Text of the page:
Plastic pollution is not only a problem of the sea. Plastic micro-particles now attack the water bottle you are holding. That is a worrying conclusion from a study in Frontiers in Chemistry. In it, the scientists analyzed 259 bottled water samples sold in some countries, and found that 93% of them contained micro-synthetic plastic particles.
Many of those particles are not too small. Some people can certainly see them with the naked eye without a magnifying glass or microscope, said Sherri Mason, author of the study from Penn State Erie University, USA.
All 11 bottled water brands tested in Mason's research are the most popular brands in the United States and around the world.
Researchers found different concentrations of micro-particles from bottled water samples of different brands. But on average, each liter of water will contain 325 micro-plastic particles.
Nestlé Pure Life is the water that has the largest average resin concentration of all tested brands; A water sample from this brand was found with a concentration of 10,000 micro-plastic particles per liter.
On average, each liter of bottled water will contain 325 micro-plastic particles.
Mason's discovery prompted the World Health Organization (WHO) to investigate the safety of bottled water. The results of that review will be announced later this year, according to a WHO spokesman.
But Mason said that the problem of micro-plastic pollution goes beyond water bottles. "These plastic particles are now available both in the air, in water and in our soil", she speaks.
Last month, a study published in the journal Nature Geoscience showed that micro plastic particles are traveling in the air in the green Pyrenees in France. Another study published this year shows that micro plastic contamination appears in US groundwater.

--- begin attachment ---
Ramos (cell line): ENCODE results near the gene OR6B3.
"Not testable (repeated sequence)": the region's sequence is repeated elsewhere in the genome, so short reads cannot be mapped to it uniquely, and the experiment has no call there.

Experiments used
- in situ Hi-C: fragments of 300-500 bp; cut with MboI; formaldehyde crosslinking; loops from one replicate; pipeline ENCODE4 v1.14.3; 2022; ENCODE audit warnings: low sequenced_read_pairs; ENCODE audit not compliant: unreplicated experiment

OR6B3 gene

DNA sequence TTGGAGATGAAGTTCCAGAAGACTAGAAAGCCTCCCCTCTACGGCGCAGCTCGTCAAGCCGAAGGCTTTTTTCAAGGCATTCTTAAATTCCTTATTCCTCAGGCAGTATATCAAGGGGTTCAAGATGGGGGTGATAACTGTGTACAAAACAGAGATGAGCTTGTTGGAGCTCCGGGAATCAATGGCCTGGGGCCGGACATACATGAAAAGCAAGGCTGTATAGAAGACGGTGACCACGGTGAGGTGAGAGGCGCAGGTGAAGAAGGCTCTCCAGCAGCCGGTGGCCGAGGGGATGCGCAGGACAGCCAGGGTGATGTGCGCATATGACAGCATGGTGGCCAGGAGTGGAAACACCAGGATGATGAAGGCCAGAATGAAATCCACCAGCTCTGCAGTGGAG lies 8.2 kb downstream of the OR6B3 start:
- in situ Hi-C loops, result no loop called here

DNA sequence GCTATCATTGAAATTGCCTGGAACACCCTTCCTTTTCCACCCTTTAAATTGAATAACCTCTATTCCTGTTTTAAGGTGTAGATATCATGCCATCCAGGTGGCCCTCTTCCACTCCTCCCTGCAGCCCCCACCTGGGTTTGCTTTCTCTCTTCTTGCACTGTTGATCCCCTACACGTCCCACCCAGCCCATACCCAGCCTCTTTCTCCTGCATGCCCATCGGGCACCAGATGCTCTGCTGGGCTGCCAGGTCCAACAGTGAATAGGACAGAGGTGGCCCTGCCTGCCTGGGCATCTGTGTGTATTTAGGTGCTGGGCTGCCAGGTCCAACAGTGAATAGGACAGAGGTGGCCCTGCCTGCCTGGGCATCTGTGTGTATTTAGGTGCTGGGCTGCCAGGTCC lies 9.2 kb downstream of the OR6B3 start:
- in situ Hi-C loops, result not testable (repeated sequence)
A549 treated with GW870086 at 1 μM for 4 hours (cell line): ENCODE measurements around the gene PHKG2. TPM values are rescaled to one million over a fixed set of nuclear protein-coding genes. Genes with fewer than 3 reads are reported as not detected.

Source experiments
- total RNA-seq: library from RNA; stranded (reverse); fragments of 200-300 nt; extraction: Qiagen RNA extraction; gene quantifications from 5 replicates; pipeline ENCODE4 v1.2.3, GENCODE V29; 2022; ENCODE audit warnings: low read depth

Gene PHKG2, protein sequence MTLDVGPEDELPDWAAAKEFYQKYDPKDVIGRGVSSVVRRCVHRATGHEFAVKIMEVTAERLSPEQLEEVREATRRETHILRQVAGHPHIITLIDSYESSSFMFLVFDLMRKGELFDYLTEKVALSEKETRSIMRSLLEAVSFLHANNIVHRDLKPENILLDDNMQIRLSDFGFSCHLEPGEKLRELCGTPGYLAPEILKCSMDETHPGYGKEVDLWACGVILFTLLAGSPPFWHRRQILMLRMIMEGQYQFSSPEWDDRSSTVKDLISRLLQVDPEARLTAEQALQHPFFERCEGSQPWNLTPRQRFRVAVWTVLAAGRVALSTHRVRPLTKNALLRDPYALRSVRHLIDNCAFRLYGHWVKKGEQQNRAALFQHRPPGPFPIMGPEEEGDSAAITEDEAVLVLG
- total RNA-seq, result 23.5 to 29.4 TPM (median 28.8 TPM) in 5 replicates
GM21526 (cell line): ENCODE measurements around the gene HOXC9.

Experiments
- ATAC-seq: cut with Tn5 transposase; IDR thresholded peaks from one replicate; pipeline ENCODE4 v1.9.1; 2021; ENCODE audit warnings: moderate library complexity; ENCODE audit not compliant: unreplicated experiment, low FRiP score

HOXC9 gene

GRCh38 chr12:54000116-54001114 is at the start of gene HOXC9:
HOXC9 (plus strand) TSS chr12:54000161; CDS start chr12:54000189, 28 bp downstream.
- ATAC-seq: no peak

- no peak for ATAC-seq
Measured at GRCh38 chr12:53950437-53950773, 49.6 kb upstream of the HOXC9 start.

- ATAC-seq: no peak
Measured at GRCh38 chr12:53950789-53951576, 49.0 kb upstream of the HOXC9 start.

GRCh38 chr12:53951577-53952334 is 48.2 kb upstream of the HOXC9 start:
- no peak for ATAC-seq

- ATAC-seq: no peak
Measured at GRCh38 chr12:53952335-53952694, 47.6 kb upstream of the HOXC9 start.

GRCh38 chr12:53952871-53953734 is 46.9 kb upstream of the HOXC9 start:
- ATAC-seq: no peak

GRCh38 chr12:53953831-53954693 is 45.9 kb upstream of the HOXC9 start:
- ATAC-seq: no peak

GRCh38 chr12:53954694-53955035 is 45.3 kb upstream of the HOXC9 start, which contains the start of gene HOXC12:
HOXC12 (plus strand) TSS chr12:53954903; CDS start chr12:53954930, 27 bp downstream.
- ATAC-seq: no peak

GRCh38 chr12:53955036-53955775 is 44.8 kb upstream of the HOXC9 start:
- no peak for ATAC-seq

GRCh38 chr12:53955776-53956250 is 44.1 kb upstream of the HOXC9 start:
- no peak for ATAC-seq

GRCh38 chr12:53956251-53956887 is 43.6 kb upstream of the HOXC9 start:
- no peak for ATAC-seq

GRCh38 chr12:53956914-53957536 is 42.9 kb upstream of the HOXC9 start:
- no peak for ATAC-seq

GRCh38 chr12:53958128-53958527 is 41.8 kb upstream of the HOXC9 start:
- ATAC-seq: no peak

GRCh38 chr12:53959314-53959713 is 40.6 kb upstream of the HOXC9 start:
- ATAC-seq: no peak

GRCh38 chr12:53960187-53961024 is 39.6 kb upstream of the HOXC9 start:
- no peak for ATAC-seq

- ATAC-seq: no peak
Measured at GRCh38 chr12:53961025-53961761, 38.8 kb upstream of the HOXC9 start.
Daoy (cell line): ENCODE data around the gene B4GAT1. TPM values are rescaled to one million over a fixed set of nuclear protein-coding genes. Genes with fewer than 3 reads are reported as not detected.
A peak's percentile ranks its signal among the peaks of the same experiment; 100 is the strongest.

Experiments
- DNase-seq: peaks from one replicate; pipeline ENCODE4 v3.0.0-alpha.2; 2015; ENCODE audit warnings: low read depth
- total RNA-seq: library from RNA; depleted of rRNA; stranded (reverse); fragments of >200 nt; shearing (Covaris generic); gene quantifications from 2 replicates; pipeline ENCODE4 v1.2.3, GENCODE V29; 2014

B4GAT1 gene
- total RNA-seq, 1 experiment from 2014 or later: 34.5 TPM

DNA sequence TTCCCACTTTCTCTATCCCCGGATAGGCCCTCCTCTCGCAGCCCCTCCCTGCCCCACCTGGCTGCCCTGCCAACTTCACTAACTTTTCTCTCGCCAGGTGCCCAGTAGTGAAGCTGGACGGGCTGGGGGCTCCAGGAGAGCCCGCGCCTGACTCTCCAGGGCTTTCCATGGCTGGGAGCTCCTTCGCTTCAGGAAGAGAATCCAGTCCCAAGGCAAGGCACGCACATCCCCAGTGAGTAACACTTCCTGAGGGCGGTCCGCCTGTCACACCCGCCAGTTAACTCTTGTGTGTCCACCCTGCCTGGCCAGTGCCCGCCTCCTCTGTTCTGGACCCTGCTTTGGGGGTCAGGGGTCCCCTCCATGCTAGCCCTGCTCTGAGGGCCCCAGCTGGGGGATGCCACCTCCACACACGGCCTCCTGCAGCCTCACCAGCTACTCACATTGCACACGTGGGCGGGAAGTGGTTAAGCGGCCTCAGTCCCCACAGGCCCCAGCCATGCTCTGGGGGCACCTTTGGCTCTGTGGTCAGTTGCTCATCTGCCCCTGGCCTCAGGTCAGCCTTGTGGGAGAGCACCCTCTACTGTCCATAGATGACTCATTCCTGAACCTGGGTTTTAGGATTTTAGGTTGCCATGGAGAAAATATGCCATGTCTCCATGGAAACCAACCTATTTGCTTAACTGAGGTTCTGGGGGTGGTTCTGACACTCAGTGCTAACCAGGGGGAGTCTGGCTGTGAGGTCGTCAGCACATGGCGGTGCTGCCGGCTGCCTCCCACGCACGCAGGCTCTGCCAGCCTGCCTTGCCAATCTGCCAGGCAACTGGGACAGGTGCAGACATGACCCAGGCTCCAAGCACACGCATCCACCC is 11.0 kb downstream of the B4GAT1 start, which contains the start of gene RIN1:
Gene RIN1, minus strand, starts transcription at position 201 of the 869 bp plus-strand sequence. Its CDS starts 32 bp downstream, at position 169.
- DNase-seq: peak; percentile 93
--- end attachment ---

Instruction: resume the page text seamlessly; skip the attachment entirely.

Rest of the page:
Phoebe Stapleton, a professor of pharmacology and toxicology at Rutgers University said: "Whenever and wherever we want to find micro-plastic particles, they all appear".
"Everywhere"Professor Stapleton mentions including human body. A small 2018 study analyzed volunteers' stool samples in Finland, Japan, Italy, Russia and other countries. see micro plastic particles have invaded the human intestine.
"We know that people come into contact with these plastic particles daily"Professor Stapleton said.
"We know that they enter our bodies through the gastrointestinal tract and the respiratory tract, and depending on the size of the microparticles, we know that they can overcome natural physiological barriers. This means that some of these plastic beads are small enough to pass through the body's protective tissues and into the blood as well as internal organs."she explained further.
There is also evidence of laboratory and animal tissue samples in the laboratory showing that pregnant children can transfer these micro-plastic beads to their unborn babies.
"Preliminary study [trên chuột] from our team and the study published by other scientists, showed that after exposure to the mother, these micro-plastic particles tend to cross the placental barrier and enter the fetal cavity. , deposition in their internal organs"Professor Stapleton said.
Micro-plastic particles can enter the human body
However, what we do not know for sure is how exposure to these micro-particles affects human health.
"Unfortunately, we currently do not know the consequences and toxicity of these exposures"Professor Stapleton said."The long-held idea is that the plastic particles accumulating in our bodies are annoying and scary. However, we still need research to prove it [tác động tiêu cực] can confirm ".
Even so, other researchers say we know enough to see exposure to micro-plastic particles as a threat to human health. "In animal models and in human epidemiological studies, we have found a correlation between plastic particle exposure and known health hazards."Frederick vom Saal, a biology professor at the University of Missouri, said.
He said that science had evidence that plastics and chemical pollutants were associated with toxicity.